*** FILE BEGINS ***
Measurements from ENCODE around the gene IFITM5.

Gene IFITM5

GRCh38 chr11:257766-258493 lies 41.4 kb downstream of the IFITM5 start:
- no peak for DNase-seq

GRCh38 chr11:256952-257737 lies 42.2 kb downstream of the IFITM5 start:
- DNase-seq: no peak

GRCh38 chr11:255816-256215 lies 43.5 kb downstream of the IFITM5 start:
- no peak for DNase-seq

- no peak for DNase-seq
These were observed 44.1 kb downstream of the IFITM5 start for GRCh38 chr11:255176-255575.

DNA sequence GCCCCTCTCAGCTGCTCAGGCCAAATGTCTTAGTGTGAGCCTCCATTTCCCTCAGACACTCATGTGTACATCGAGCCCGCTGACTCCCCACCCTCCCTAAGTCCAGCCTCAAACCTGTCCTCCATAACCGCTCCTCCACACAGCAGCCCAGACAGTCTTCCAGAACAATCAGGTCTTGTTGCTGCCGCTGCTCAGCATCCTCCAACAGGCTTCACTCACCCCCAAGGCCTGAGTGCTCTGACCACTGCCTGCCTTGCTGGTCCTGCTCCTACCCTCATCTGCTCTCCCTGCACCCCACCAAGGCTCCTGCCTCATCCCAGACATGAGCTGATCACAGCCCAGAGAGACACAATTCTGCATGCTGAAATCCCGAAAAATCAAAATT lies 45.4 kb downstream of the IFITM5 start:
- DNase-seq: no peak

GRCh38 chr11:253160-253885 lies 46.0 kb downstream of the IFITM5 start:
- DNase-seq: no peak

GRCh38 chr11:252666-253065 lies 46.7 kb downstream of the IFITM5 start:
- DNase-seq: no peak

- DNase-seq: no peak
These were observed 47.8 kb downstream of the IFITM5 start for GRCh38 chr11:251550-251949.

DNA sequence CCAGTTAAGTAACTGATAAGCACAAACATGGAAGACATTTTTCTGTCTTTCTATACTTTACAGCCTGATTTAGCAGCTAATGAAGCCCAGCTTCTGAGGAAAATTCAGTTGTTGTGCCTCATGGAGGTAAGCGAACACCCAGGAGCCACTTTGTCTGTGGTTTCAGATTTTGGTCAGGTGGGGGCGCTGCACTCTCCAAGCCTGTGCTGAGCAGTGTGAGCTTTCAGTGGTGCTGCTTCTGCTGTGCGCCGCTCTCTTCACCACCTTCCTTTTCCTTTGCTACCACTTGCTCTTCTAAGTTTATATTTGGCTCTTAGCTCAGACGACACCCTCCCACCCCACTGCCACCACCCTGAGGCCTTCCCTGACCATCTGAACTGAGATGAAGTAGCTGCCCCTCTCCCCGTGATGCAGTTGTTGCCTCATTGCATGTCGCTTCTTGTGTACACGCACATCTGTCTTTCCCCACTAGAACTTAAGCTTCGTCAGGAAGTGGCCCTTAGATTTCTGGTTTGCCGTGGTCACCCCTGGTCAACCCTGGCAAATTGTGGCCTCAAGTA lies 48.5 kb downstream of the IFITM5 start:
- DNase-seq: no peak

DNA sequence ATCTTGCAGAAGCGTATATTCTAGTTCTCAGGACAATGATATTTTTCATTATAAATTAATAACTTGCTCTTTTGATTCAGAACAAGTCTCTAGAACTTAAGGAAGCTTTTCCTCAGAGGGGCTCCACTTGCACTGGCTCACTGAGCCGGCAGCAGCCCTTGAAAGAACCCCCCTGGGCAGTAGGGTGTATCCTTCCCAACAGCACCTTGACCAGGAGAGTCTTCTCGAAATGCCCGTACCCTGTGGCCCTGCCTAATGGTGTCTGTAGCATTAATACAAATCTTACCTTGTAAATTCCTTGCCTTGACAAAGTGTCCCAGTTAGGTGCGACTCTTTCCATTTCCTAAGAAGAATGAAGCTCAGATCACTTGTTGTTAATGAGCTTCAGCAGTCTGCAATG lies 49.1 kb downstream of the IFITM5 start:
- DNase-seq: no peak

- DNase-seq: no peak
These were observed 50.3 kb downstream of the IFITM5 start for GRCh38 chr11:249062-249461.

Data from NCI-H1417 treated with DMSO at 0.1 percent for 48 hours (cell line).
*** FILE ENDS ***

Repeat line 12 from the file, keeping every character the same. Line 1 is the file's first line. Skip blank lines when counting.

- DNase-seq: no peak